Hong Kong Conference: Buy-side Follow-Up
With Emma Quinn, Head of Asia Pacific, AllianceBernstein, and Sam Kim, Head of Trading & Liquidity Strategies Asia Pacific, BlackRock
Emma: I expect dark pools to remain for any broker who wishes to offer a full service model. I also expect to see them move away from being mainly used as an internaliser for algorithmic flow to block trading pools.
The Onus for Best Execution: Buy-side or Sell-side?
Emma: We have always taken our duty to put our clients’ interests first very seriously. This has not changed. What has changed is the expectation that we can demonstrate this. Given this has not changed we do not believe the value that sell-side trading brings to the buy-side trader to diminish. The role of the sell-side is to ensure that the value that they are providing stays relevant.
Sam: The onus for best ex has always been with the buy-side. We are a fiduciary to our clients and are held to ensure we achieve the best outcome for them. The role of the sell-side has been to help us achieve best execution, whether that’s through providing market insight and colour, finding natural liquidity or building better tools. Based on the market and conditions in those markets and depending on our needs, the value of any one of those areas will increase or decrease.
Liquidity in Asian Markets
Emma: Liquidity is a factor we consider in all markets and is not just limited to Asian markets – you can have liquidity issues in small cap stocks in developed markets. We have a dedicated internal quantitative trading team who constantly review our transaction costs across all markets.
Sam: Any framework for evaluating best ex will need to take into account liquidity conditions for a given market. We constantly look at our t-cost models to ensure that our models are accurately predicting our actual trading costs.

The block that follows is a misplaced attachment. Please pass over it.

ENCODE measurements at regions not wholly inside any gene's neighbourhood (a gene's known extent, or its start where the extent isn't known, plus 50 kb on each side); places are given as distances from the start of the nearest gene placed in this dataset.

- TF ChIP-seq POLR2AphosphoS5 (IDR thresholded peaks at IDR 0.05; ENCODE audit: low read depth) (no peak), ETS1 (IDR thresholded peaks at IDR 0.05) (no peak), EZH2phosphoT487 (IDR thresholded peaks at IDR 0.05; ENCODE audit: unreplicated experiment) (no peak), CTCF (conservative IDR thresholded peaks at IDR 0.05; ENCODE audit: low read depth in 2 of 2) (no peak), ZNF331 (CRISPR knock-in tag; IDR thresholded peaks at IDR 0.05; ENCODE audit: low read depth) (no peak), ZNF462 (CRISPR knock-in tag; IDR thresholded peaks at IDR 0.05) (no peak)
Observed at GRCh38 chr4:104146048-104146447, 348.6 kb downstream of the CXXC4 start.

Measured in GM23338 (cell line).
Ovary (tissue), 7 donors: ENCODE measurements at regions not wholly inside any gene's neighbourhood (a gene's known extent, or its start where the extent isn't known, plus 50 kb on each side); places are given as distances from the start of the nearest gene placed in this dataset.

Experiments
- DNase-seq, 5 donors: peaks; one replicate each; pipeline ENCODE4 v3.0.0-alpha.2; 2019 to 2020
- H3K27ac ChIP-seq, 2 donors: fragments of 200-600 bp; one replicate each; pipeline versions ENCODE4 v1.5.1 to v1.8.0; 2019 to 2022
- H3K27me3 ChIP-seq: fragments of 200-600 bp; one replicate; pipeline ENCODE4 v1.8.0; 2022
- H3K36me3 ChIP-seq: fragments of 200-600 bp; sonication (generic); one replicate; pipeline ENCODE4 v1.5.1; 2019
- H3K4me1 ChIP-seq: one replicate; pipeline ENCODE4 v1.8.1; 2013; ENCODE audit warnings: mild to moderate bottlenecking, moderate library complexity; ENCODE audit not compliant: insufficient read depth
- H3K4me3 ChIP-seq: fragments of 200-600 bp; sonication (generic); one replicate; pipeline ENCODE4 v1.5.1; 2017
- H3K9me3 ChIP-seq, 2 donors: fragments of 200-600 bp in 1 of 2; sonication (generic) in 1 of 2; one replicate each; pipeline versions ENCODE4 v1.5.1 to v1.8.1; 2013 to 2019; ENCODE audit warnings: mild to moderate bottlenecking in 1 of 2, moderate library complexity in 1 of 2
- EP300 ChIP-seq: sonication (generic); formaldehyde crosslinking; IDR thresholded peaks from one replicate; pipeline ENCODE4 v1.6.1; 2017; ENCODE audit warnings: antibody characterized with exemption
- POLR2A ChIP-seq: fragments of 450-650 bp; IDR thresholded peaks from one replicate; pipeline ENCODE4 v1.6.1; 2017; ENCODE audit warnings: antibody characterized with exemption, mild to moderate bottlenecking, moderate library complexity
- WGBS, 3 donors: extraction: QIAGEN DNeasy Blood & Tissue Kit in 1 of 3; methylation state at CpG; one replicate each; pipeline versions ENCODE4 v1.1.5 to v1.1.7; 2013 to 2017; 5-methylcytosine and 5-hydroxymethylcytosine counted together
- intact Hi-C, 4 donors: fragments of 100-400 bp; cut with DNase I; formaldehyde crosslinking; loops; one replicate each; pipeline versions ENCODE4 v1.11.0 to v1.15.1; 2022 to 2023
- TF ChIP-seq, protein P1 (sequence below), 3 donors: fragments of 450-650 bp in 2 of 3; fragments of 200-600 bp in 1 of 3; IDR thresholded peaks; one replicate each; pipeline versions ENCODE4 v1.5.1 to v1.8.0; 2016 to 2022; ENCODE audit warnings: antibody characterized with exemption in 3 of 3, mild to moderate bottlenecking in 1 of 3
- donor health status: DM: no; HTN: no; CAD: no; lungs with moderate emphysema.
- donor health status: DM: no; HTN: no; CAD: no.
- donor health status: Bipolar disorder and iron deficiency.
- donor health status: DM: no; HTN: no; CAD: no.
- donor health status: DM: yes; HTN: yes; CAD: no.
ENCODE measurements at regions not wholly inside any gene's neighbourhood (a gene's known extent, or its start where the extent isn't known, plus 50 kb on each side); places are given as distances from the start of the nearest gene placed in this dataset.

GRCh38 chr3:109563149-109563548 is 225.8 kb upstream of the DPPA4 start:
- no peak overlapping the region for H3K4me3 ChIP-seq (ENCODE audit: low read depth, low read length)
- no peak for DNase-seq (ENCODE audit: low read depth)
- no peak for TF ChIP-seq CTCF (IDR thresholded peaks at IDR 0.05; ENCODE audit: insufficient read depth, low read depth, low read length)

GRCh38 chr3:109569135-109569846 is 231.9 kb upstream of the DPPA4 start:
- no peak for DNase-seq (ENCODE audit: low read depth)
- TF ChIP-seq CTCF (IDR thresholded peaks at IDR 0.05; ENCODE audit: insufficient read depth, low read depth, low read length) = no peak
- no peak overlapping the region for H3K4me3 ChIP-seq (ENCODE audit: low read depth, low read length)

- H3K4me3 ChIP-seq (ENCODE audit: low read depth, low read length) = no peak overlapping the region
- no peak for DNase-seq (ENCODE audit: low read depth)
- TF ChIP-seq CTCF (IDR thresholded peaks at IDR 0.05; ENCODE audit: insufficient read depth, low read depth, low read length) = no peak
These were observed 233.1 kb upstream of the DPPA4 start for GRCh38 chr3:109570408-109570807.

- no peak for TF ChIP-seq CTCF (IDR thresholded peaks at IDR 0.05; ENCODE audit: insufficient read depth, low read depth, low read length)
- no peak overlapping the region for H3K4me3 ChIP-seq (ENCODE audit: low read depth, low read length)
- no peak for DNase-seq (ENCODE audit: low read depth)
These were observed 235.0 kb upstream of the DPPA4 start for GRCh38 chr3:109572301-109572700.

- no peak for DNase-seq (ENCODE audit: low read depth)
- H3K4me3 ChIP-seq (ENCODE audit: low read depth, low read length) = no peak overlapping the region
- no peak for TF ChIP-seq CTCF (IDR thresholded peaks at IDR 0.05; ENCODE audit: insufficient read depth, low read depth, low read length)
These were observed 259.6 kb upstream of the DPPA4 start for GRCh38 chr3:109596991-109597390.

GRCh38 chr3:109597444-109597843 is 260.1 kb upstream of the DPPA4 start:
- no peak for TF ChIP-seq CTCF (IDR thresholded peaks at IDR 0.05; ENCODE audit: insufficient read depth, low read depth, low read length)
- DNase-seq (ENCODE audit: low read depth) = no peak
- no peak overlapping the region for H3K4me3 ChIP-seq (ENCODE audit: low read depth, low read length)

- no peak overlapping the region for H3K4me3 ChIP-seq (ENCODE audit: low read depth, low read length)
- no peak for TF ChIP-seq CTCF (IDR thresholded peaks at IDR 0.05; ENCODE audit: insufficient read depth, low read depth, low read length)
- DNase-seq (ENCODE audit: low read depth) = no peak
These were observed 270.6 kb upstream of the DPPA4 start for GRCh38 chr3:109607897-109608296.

The Changing Role of the Sell-Side
Emma: I believe that the recent years have forced the sell-side to review their business models. Whether it is certain asset classes, markets or division of roles. Each firm will need to make the decision that suits the majority of their client base and understand that the days of being all things to all people are behind us. I certainly expect to see sales traders needing to provide a more rounded service than just matching VWAP orders.
Sam: We believe that there will be a convergence of skillsets for the various types of execution roles. Different firms will structure their execution offering differently based on their business models, but we anticipate more firms will look to cross-train their salespeople across the different types of execution roles.
Fragmentation in Asia
Emma: In Asia we can see the benefits of a little fragmentation. In some markets the mere threat of competition saw the incumbent exchange innovate and lower costs. This is great for our clients. I do not expect to see the level of fragmentation that we see in the US or EMEA: however I would like to see monopolies disappear via some healthy competition.
Sam: We believe that a certain amount of fragmentation is beneficial as it introduces competition into the marketplace. However, fragmentation for the sake of complexity is an unnecessary development and does not benefit our clients.